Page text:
Br Jonathan Maury: Oh, absolutely. On the one hand, of course, there’s the experience of loss—and the grief that comes with that—loss of routine, work, access to belongings, etc., which can sound terribly petty, but these occasions are real opportunities to let go of something that we have held to tightly. And on the other hand, well, there’s just abundance, God’s abundance, and the generosity of our benefactors that make this possible in the first place. The key is gratitude—it’s not an accident that our highest form of worship is called the Eucharist, which means, thanksgiving.
I find that a rule of life is most important, it is a never-ending fountain of nourishment, whatever shape the rule may take.
Over the years I have noticed that my spirit seems anemic, it becomes less energized without that vertical source of prayer. Without that vertical type of relationship, the horizontal posture is at loose ends, it seems to lack a rudder, a directional finder for the course of the day.
I am reminded of someone I taught years ago. He came to mind often toward the beginning of a new college semester. As I began to pray for him, I saw an image in my mind, the impression of a short vertical cylinder with one or two short, open-ended troughs toward the top. After some quietness in prayer, the image then changed. There was a much taller cylinder with several troughs toward the bottom and several streams of water flowing from the side of the cylinder near the top, down into the troughs and out of the end of each.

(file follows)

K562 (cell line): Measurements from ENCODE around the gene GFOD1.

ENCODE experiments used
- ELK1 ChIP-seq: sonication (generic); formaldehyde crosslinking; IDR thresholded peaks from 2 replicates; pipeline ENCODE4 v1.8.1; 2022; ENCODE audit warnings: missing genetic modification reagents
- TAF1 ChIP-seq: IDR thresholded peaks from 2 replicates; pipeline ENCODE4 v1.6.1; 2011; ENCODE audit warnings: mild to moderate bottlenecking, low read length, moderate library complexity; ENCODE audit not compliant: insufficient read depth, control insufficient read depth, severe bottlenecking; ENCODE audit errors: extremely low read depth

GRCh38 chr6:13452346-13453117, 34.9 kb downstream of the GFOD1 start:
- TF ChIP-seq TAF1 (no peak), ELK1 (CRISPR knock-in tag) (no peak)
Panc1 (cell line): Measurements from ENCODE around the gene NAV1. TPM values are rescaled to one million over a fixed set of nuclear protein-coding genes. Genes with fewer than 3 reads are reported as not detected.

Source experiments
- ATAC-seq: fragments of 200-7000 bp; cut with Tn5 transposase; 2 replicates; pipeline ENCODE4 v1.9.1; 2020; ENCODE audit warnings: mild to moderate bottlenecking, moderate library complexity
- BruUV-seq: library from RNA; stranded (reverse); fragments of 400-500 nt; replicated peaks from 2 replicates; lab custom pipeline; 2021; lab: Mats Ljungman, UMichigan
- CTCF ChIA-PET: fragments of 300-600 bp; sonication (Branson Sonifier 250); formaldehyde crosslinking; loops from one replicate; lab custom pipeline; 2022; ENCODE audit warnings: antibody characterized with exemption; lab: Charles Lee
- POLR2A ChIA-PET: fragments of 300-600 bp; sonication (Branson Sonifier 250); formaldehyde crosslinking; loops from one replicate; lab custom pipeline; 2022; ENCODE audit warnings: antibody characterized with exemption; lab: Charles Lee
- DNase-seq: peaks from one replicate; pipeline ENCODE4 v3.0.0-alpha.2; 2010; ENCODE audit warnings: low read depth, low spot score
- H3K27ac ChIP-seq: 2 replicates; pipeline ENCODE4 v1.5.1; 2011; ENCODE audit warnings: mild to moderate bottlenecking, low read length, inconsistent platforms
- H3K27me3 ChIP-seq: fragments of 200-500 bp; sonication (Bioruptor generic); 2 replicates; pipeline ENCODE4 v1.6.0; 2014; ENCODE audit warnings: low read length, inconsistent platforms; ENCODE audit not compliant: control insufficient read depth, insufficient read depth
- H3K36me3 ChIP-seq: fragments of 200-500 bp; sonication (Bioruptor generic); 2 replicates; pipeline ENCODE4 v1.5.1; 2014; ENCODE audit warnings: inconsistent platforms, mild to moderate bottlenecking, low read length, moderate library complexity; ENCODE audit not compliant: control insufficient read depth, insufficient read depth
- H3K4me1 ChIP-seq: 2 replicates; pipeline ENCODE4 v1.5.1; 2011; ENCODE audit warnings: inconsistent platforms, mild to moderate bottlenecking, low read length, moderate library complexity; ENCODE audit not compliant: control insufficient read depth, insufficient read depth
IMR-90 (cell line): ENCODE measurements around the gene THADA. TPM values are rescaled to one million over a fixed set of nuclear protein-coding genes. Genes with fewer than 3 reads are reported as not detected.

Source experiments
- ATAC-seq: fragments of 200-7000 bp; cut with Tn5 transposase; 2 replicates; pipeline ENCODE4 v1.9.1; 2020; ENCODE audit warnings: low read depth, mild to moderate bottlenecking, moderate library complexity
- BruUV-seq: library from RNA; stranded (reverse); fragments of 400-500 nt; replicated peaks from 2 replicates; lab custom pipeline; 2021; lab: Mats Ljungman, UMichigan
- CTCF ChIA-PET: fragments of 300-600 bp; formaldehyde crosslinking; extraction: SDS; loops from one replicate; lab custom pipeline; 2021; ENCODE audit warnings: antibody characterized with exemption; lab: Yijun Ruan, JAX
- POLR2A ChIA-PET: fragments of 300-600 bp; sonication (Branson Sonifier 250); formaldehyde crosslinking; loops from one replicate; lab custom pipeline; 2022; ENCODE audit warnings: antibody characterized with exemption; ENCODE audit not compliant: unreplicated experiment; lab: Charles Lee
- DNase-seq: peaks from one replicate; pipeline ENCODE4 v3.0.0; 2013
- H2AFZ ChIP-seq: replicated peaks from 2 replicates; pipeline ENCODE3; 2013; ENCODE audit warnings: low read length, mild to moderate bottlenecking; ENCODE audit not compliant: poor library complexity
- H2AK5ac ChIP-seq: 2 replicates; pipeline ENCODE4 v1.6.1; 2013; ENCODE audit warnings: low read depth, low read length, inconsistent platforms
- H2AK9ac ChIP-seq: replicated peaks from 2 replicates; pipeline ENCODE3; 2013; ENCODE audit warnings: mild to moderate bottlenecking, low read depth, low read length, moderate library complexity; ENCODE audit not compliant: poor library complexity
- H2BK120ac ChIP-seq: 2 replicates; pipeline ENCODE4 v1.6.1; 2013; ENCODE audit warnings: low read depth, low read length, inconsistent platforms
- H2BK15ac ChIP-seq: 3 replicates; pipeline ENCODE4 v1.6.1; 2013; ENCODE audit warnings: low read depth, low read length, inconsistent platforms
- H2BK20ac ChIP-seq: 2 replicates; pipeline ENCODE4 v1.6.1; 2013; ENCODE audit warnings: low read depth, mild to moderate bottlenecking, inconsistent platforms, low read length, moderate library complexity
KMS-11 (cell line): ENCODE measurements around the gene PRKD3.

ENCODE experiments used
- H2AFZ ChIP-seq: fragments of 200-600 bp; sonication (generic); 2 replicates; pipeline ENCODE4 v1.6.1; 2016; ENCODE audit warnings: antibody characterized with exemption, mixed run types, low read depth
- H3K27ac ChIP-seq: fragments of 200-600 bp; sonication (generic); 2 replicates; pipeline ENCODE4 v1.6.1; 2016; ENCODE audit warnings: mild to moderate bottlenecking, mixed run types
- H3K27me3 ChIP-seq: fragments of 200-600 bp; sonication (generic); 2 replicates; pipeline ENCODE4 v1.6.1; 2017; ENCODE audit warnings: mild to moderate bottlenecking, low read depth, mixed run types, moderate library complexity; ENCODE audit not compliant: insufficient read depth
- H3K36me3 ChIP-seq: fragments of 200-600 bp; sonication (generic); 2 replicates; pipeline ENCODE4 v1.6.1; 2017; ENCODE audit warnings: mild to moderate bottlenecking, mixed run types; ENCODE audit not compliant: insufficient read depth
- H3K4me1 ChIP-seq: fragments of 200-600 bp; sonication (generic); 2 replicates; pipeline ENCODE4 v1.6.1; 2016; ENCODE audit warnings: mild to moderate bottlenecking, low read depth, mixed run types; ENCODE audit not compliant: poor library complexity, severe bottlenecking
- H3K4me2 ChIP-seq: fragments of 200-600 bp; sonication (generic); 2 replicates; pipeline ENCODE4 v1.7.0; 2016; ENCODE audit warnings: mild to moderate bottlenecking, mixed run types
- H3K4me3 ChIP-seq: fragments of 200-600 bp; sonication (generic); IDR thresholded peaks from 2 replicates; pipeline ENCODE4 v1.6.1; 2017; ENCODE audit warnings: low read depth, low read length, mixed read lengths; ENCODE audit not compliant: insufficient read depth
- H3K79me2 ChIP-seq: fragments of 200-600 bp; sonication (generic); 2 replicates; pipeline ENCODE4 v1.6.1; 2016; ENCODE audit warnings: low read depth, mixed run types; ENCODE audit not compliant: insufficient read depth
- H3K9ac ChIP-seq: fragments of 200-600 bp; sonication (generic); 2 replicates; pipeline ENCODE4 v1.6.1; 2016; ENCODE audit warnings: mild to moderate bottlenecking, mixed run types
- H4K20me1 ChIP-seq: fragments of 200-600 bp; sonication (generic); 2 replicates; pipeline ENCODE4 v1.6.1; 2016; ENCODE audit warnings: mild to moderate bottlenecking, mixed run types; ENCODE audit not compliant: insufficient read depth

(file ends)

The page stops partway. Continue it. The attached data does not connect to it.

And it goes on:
Then it seemed that these troughs which surrounded the cylinder, five or six of them, could be responsibilities that this student would be carrying throughout his senior year. The sprays of water from the upper section of the cylinder down into the troughs suggested provision for carrying out each responsibility portrayed at the bottom.
How to pray for this student? Perhaps that he would remember that he needed to be focused, to remember that prayer is most important. From that center of prayer will come provision for the work at hand. If we forget, if we neglect our prayer, the cylinder and the water flowing from it (God’s provision) will seem shorter, and , in comparison the open-ended troughs (responsibilities) will seem much more imposing. To be focused, to be a person of prayer, invites provision beyond our knowing.
Br Geoffrey Tristram: I suppose we’d have to say yes, at a literal level, but certainly not in spirit. The Brothers living at Emery House, for instance, have had a more or less seamless transition from the Monastery to West Newbury, and we have a long track record there. So while some practices there are modestly different from the Monastery (the times for prayer, for instance), the Rule has still provided the framework for life together there. For those Brothers living in rented accommodation in Cambridge, the challenges have been a little greater: we lack a dedicated space for worship, for instance, and we work at offices a fair distance from both the house and the Monastery (where we meet weekly for construction oversight). We have to plan each day much more carefully, and sadly, we do not observe the full round of worship that we do at the Monastery. But that’s only a temporary interruption, one which will change upon our return later this summer. And it’s important to remember that a monastic rule is not law—it’s a flexible framework.